Studying the famous fingers of fog

October 10, 2011 7:36:11 PM PDT
Of all the sources for water, have you ever considered fog? It contains quite a lot of water, but how much exactly? A researcher has set out to measure it and in the process, studied the consequences of climate change.

We've been told that there is a pot of gold at the end of a rainbow, but on the day ABC7News followed him, Dan Fernandez, Ph.D., was going to great lengths and heights above Big Sur in pursuit of something even more elusive -- fog.

Fog is water that's airborne. It is wispy, capricious, mysterious, mesmerizing and on this day, so near, but also so far, far below.

"There is water in the fog," said Fernandez. When asked how much water there was, he said, "In a cubic meter, you might have about a gram. I doesn't sound like a lot, but there's a lot of cubic meters of fog out there."

Fernandez is a physicist who both teaches and does research at California State University Monterey Bay. When map fog by satellite, or put a time lapse camera on it, the stuff really does behave like water. It ebbs, it flows, it fills valleys as if they were basins, which led him to wonder if the fog could be measured and if it was possible to determine how much water is in the fog.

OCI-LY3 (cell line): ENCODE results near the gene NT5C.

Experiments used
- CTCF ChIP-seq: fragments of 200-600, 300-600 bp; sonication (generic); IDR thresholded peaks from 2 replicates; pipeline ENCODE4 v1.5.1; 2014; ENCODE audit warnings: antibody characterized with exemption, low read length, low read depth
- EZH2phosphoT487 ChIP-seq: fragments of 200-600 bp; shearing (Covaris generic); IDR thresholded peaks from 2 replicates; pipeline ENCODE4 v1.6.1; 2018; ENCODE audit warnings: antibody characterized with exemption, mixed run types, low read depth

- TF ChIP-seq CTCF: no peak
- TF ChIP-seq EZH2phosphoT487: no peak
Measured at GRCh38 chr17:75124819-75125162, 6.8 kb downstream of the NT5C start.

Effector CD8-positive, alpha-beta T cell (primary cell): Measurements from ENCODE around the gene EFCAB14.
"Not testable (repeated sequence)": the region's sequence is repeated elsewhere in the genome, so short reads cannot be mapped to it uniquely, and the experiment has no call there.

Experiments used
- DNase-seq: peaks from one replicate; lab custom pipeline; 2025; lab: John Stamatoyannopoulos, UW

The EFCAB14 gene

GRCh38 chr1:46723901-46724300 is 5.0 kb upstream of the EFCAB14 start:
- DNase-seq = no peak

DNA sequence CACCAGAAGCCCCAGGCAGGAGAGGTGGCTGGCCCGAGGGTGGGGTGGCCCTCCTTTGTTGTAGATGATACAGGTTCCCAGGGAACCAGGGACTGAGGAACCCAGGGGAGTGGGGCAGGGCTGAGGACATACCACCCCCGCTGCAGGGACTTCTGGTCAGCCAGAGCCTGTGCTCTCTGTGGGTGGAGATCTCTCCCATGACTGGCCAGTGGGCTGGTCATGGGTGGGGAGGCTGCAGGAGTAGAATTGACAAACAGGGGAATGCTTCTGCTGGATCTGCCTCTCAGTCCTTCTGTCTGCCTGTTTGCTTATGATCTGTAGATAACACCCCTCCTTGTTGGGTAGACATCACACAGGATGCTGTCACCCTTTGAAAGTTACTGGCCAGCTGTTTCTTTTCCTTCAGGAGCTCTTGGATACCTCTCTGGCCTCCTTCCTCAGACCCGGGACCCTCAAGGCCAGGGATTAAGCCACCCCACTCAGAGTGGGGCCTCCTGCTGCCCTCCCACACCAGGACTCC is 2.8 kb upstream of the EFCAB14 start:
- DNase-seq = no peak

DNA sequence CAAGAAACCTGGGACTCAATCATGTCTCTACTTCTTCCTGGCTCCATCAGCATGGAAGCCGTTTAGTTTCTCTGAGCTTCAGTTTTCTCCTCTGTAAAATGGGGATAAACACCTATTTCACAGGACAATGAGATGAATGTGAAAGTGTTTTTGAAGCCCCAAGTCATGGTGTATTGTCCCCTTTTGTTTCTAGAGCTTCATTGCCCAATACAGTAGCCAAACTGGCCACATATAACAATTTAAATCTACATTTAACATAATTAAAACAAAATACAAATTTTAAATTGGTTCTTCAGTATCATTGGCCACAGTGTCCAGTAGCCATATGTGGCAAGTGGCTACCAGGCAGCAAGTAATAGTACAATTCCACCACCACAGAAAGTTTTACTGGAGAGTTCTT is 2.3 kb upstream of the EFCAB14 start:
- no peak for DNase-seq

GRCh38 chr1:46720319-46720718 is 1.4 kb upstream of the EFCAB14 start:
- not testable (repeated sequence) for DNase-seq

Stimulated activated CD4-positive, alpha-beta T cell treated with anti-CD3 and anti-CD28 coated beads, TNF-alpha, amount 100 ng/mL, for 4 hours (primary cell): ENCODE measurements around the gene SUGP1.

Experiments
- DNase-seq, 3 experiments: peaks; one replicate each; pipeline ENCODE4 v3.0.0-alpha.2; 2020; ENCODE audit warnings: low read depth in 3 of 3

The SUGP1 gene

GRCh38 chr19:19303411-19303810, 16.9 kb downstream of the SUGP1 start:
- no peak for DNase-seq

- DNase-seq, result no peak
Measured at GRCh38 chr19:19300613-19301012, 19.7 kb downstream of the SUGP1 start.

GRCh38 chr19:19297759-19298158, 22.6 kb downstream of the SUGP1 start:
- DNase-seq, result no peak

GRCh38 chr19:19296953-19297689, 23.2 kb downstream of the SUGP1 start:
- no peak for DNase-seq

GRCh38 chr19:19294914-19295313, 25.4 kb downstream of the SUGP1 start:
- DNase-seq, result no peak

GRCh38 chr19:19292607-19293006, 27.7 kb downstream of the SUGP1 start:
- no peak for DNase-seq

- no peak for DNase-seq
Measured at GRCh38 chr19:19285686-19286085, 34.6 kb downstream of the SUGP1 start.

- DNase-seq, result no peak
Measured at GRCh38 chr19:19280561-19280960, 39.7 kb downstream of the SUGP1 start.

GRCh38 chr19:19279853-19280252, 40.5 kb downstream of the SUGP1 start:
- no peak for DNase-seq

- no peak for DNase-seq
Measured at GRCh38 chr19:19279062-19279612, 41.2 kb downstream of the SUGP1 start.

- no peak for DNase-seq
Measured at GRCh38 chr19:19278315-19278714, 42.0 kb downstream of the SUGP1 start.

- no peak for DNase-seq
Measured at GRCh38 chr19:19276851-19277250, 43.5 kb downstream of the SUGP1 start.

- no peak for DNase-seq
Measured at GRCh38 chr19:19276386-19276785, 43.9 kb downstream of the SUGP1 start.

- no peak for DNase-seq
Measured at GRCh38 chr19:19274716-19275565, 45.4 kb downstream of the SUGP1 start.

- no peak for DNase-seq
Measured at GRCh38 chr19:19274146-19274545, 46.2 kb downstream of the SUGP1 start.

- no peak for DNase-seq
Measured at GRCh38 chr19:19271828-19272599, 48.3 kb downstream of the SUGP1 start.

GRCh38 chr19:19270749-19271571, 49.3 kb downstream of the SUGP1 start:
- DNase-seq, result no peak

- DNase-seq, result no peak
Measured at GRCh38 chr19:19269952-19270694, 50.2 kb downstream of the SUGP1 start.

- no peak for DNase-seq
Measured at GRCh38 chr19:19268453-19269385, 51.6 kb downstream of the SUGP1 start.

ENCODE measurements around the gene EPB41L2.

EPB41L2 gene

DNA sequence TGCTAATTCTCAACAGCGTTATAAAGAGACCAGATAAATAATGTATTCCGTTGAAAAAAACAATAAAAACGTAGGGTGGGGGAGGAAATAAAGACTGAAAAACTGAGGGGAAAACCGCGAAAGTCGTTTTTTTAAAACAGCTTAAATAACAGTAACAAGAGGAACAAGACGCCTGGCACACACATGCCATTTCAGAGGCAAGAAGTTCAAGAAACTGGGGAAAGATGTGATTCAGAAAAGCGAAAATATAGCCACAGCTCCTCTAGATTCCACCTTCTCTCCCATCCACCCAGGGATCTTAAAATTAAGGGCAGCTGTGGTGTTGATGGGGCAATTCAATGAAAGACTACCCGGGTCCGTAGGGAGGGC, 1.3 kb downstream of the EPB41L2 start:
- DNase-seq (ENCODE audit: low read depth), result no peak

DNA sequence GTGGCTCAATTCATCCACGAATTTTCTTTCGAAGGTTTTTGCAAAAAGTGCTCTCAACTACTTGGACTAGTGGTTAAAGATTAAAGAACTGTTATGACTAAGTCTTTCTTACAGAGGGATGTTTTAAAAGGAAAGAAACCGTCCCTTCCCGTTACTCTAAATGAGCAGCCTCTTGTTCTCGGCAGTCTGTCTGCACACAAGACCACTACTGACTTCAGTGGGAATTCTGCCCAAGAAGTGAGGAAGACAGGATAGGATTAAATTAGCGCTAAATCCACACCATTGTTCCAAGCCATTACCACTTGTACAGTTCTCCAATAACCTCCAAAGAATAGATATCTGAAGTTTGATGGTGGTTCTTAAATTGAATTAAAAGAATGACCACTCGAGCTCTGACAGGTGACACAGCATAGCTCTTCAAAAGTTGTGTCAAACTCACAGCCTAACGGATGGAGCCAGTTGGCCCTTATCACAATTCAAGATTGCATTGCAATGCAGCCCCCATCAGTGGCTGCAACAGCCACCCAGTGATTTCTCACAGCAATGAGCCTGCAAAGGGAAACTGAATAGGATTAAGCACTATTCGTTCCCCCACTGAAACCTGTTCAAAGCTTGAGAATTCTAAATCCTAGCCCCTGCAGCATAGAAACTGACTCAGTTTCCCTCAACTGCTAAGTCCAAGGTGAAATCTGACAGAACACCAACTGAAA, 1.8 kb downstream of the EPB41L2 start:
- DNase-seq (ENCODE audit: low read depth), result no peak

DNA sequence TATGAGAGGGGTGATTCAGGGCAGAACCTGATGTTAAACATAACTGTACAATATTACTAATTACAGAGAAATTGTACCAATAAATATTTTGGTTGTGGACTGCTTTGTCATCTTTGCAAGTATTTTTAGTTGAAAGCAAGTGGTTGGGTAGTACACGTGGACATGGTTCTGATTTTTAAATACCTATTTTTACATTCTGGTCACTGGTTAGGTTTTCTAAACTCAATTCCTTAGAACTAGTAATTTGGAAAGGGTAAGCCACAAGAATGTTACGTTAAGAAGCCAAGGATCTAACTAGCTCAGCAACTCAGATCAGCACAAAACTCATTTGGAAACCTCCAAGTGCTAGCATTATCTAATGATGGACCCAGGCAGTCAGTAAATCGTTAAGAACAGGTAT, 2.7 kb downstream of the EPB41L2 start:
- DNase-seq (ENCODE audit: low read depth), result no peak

"Right now I'm interested in can we measure the fog? Can we determine how much water is in the fog and how much of that water is necessary for the flora and fauna along the coastal ecosystems to survive?" asked Fernandez.

To do so, he set up a series of fog catchers. When the mist does come in, it accumulates on grids, then drips down into collection areas. A heavy day might yield a couple of gallons.

One of the questions here is fundamental. With a warming world, will we even see fog along Northern California's coast in 100 years and what would the effects be?

"It is possible that the fog on the Golden Gate could disappear or else be significantly reduced," said Fernandez.

More than the visual implications, such a change could have far-reaching consequences for plants and animals that use the fog as their main source of water.

"When the fog changes, there's a possibility that certain plants and animals won't survive and that will affect us. There's a possibility that our lifestyles will change," said Fernandez.

And that raises the stakes, significantly, for this research that will span decades. Fernandez will continue to study the mystical fog, precious fog, tenuous fog along the coast.

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